Summary: It is in the wilderness that God meets us.
What do you think of when you hear the word ‘mountains’? If you’ve been through Vermont, or out to Lake Louise, you probably think of majestic beauty. The image I used for the slide you see on the screen right now was taken just down the road from where we stayed in Quartzsite AZ. The mountains in this part of Arizona are rugged. They are skeletal, with no vegetation on them to hide their bare-bone beauty. But mountains aren’t always beautiful. For example, if you’re flying a plane, and it’s snowing, and your instruments just went out, mountains are nasty.
For some, mountains are objects to climb and conquer. To others, they are obstacles that cut us off from where we want to go. If you’re in a valley surrounded by them, mountains can make you feel claustrophobic. If you’ve just climbed to the summit, they can make you feel alive and free.
Well, if you look in God’s Word, you will find that God likes mountains. In fact, a lot of God's dealings with people happen on, or beside, or near mountains. For example, Abraham learned about God’s provision on a mountain when he interrupted Abraham’s sacrifice of Isaac. Moses met God, for the first time, on a mountain. God’s covenant with Israel was established at the base of a mountain. Both Aaron and Moses were buried on mountains. Jesus’ most famous teaching happened on a mountain and His transfiguration happened on a mountain. I could keep going, but you get the idea.
So today we are going to begin a series of sermons based on some of those mountain moments found in Scripture. As we look at these moments, I want you to consider the mountains you’ve faced, or you will face, or perhaps are even presently facing right now.
But before we begin, perhaps we should define what we mean by mountains. What is a mountain? A mountain is anything that is between you and your goals, your dreams, your hopes, your calling, or even your faith. Everyone faces mountains. Some mountains are challenges that are obviously good. Some mountains are difficulties that isolate us and seem too daunting to climb.
When Conley Holbrook called out "Momma" on the morning of February 25, 1991, it was a sound his family had long been waiting and praying to hear. Eight years had come and gone. Eight Christmases, eight birthdays had slipped away while Conley had been lying in a semi comatose state, unable to speak or interact with anyone.
Doctors were stumped. They couldn’t say with any certainty what caused Holbrook's startling return to the land of the living. Holbrook, then 26, was in Lexington Memorial Hospital, having been admitted for a minor case of pneumonia he had unexpectedly slipped into a coma. Just as unexpectedly, he returned to consciousness. His mother Effie said that nothing unusual happened to wake him that Monday morning. "I guess it was just Jesus," she said.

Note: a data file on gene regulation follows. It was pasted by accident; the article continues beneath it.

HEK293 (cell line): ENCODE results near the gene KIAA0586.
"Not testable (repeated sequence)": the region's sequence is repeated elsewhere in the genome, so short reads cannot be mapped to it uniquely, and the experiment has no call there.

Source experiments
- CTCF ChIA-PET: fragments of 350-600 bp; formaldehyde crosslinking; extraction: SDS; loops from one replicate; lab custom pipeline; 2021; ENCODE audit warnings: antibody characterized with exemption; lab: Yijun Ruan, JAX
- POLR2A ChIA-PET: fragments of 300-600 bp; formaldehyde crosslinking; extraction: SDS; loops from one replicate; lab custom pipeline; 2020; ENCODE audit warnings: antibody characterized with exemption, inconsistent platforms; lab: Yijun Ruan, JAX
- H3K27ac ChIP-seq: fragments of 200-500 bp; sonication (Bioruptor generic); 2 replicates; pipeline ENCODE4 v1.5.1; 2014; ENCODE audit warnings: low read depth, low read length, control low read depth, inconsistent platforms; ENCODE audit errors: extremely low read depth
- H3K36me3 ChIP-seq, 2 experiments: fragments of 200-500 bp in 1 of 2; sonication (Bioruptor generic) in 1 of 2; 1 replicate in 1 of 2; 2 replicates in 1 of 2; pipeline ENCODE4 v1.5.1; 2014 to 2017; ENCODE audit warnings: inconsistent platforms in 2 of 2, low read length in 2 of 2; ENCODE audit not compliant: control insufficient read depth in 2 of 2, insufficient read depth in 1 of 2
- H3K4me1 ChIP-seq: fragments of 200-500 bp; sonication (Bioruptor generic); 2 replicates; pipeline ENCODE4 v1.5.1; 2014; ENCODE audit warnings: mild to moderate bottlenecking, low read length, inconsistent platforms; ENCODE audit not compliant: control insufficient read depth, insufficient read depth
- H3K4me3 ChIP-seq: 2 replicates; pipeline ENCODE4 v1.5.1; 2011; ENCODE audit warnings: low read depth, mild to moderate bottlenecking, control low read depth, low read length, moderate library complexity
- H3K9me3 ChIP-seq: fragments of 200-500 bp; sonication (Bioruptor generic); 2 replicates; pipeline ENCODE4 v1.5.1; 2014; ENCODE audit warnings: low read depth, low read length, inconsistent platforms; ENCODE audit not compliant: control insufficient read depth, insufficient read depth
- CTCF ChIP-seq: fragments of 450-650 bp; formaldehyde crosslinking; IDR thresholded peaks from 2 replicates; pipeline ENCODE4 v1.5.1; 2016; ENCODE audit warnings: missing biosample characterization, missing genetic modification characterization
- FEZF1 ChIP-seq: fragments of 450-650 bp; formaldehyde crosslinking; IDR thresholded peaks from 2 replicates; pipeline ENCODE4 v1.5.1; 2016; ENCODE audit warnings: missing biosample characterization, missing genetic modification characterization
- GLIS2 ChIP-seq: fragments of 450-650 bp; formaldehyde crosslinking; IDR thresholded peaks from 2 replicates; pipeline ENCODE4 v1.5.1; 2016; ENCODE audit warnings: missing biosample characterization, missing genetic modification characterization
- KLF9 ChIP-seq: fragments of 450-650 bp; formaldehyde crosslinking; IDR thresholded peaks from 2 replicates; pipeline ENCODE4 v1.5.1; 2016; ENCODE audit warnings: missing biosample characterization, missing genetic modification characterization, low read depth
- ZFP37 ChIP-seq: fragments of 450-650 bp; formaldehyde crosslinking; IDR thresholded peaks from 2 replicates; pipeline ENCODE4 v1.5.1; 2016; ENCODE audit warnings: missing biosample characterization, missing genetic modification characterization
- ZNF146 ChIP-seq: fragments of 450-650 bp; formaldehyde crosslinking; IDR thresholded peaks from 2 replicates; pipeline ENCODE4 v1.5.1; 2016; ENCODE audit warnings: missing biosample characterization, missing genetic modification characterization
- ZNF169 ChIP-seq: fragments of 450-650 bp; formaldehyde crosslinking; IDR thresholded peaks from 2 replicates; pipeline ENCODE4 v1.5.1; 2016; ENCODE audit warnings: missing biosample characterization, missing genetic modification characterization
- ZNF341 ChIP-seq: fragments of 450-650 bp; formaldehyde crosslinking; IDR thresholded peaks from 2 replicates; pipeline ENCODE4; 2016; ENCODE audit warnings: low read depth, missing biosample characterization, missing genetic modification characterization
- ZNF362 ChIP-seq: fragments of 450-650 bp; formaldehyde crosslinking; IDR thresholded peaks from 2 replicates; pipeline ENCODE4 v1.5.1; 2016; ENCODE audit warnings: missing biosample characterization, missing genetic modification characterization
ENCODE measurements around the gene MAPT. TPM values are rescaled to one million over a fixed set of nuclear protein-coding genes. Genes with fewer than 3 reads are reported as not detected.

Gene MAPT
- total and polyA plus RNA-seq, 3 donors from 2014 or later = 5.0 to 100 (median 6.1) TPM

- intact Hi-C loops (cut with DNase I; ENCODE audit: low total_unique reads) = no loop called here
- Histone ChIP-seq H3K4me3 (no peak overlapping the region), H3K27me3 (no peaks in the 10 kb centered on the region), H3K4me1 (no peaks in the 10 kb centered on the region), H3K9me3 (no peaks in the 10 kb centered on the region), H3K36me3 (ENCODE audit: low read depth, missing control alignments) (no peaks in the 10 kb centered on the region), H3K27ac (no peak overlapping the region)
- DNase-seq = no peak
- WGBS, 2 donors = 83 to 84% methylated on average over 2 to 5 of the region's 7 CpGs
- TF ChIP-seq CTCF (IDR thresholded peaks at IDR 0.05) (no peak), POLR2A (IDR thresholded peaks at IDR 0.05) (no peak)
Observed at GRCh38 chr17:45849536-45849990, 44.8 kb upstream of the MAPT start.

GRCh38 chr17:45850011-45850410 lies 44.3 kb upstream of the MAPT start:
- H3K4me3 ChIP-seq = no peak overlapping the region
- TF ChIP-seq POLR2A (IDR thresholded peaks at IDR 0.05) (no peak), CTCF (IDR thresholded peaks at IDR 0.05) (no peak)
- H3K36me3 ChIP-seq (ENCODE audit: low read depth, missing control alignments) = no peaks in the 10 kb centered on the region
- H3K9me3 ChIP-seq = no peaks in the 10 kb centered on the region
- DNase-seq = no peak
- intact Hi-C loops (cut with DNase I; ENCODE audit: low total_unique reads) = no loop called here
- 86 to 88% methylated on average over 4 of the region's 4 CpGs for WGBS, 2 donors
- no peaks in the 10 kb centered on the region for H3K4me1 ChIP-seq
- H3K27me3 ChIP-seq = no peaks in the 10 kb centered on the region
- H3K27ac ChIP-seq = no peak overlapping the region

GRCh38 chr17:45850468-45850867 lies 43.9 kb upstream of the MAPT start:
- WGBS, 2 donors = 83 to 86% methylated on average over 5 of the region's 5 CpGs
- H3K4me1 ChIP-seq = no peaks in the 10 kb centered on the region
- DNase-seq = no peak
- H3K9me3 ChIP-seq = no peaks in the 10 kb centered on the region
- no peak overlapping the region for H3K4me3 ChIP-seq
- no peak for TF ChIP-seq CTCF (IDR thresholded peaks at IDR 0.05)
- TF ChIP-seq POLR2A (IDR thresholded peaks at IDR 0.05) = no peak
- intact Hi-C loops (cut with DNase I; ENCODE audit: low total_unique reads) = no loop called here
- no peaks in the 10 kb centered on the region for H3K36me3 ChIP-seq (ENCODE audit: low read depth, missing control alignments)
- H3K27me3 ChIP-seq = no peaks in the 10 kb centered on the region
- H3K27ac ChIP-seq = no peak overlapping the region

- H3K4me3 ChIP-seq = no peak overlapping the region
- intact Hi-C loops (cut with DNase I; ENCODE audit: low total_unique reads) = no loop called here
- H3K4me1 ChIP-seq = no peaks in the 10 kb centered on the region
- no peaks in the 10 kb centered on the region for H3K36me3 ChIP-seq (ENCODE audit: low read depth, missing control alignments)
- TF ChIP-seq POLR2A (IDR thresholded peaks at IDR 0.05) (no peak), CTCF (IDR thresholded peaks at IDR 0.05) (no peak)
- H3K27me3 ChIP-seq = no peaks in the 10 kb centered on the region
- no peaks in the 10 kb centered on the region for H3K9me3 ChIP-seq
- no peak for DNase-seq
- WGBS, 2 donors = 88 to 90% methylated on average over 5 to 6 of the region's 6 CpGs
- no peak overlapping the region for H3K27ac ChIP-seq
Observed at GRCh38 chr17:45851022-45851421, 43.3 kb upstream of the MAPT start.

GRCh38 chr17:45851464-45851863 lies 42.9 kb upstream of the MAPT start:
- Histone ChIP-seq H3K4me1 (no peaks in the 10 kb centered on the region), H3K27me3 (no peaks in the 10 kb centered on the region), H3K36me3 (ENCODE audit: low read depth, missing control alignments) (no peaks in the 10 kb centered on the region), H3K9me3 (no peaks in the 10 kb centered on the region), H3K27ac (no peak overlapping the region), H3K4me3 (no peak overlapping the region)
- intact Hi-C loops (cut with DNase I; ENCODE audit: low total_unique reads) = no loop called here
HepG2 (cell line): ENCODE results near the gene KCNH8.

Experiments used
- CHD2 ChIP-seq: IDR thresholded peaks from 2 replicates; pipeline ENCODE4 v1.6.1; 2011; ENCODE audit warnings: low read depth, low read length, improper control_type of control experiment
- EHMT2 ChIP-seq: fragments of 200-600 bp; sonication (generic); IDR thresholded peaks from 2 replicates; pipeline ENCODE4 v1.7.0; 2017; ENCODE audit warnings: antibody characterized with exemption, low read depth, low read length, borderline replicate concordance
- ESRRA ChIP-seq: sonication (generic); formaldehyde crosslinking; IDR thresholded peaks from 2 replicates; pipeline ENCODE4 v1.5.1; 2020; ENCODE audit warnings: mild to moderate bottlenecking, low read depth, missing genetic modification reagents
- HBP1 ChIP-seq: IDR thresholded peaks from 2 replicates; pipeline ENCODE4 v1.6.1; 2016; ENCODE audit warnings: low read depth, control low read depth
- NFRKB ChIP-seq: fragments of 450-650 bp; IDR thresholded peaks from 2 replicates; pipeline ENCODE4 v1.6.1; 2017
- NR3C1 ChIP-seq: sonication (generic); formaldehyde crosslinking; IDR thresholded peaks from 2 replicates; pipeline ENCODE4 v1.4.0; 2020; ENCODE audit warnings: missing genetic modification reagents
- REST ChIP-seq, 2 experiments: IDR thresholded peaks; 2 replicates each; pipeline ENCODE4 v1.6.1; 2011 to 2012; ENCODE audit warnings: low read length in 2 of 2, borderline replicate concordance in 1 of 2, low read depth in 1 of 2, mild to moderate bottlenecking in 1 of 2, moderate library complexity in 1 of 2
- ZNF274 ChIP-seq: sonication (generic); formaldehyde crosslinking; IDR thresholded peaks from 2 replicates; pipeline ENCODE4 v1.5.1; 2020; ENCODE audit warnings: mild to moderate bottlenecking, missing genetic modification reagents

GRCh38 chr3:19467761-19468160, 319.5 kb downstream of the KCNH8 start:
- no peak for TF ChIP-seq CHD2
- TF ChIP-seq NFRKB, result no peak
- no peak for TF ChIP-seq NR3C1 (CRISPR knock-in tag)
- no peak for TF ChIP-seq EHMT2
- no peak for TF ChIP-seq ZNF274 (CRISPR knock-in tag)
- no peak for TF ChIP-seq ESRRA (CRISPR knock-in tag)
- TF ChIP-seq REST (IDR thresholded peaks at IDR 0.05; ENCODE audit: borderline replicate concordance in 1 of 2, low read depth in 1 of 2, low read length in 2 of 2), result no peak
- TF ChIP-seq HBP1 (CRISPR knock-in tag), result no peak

Amazingly, during those eight years, Effie Holbrook had remained convinced that her son would wake up one day. But, the long years of waiting took their toll on the family. Still, the family said the hardships and the waiting seem insignificant now that Conley was awake. "It's just a different world," John Holbrook, Conley’s father said. "It's just amazing. It's hard to believe."
“It’s just a different world!” What a wonderful way to describe Conley’s walk out of an eight-year-long journey through the wilderness! “It’s just a different world,” that’s how you feel when you’ve scaled the summit of your mountain and you first see the vistas on the other side.
Imagine what it was like waiting, expecting, anticipating, the day when Conley would wake up. How would it have felt, after 3 months, after 6 months, after a year, after three years, after seven? When is it time to give up? When is it time to stop praying? When is it time to stop waiting? Is there a time to stop waiting?
How many people enjoy waiting? No one enjoys waiting! I’ve been known to leave a store without buying what I went in for because I wasn’t willing to enduring the wait. Unfortunately waiting is a big part of life! We wait to grow up. We wait to get that first licence, that first date, we wait to finish school. We wait for that job, that promotion, that raise. We wait for holidays, and trips, and then some of us get married and spend the rest of our lives waiting for our wives and our children!
We wait for good news. We wait for doctor’s results. We wait to retire. Just think about all the waiting we do. How much of our lives seem like wasted time because we are unable to enjoy the “now” because we’re waiting for the “then”? Who likes to spin their wheels when there are needs to be met, things to get done, places we want to go? Who wants to feel like life is passing them by while they wait for that one thing to happen? Who likes to wait for this incredibly long introduction to be done so we can get on with the sermon?